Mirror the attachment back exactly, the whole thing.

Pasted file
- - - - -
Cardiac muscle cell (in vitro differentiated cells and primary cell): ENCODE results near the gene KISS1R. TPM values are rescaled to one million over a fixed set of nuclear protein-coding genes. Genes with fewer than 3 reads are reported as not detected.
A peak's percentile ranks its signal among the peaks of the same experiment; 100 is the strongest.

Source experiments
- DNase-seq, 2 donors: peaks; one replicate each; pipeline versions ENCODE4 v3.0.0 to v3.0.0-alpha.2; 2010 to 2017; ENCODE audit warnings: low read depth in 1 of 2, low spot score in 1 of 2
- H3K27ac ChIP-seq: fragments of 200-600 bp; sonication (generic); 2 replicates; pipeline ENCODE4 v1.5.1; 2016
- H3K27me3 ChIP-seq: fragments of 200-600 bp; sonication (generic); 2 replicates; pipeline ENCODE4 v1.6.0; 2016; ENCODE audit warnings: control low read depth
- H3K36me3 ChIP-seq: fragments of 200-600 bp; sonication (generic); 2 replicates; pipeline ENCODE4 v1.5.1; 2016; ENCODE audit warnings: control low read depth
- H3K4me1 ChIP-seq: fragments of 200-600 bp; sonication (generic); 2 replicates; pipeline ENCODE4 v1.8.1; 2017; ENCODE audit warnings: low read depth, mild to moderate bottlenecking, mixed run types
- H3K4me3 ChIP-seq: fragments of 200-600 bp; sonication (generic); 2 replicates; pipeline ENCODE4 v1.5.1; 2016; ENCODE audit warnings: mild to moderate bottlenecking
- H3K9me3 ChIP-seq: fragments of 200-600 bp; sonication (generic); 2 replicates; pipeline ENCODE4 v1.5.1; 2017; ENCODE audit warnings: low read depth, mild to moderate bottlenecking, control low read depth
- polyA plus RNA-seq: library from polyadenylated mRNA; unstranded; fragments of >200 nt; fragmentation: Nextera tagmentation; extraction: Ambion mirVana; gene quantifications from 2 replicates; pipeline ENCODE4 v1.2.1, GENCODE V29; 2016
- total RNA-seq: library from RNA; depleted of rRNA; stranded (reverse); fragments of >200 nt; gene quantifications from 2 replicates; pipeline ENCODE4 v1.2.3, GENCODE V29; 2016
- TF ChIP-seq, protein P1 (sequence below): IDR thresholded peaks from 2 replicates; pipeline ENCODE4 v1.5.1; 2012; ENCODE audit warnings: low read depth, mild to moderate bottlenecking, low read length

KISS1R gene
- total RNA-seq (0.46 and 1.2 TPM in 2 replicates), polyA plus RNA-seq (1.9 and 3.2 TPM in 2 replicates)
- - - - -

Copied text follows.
Cardiac muscle cell (in vitro differentiated cells and primary cell): ENCODE results near the gene KISS1R. TPM values are rescaled to one million over a fixed set of nuclear protein-coding genes. Genes with fewer than 3 reads are reported as not detected.
A peak's percentile ranks its signal among the peaks of the same experiment; 100 is the strongest.

Source experiments
- DNase-seq, 2 donors: peaks; one replicate each; pipeline versions ENCODE4 v3.0.0 to v3.0.0-alpha.2; 2010 to 2017; ENCODE audit warnings: low read depth in 1 of 2, low spot score in 1 of 2
- H3K27ac ChIP-seq: fragments of 200-600 bp; sonication (generic); 2 replicates; pipeline ENCODE4 v1.5.1; 2016
- H3K27me3 ChIP-seq: fragments of 200-600 bp; sonication (generic); 2 replicates; pipeline ENCODE4 v1.6.0; 2016; ENCODE audit warnings: control low read depth
- H3K36me3 ChIP-seq: fragments of 200-600 bp; sonication (generic); 2 replicates; pipeline ENCODE4 v1.5.1; 2016; ENCODE audit warnings: control low read depth
- H3K4me1 ChIP-seq: fragments of 200-600 bp; sonication (generic); 2 replicates; pipeline ENCODE4 v1.8.1; 2017; ENCODE audit warnings: low read depth, mild to moderate bottlenecking, mixed run types
- H3K4me3 ChIP-seq: fragments of 200-600 bp; sonication (generic); 2 replicates; pipeline ENCODE4 v1.5.1; 2016; ENCODE audit warnings: mild to moderate bottlenecking
- H3K9me3 ChIP-seq: fragments of 200-600 bp; sonication (generic); 2 replicates; pipeline ENCODE4 v1.5.1; 2017; ENCODE audit warnings: low read depth, mild to moderate bottlenecking, control low read depth
- polyA plus RNA-seq: library from polyadenylated mRNA; unstranded; fragments of >200 nt; fragmentation: Nextera tagmentation; extraction: Ambion mirVana; gene quantifications from 2 replicates; pipeline ENCODE4 v1.2.1, GENCODE V29; 2016
- total RNA-seq: library from RNA; depleted of rRNA; stranded (reverse); fragments of >200 nt; gene quantifications from 2 replicates; pipeline ENCODE4 v1.2.3, GENCODE V29; 2016
- TF ChIP-seq, protein P1 (sequence below): IDR thresholded peaks from 2 replicates; pipeline ENCODE4 v1.5.1; 2012; ENCODE audit warnings: low read depth, mild to moderate bottlenecking, low read length

KISS1R gene
- total RNA-seq (0.46 and 1.2 TPM in 2 replicates), polyA plus RNA-seq (1.9 and 3.2 TPM in 2 replicates)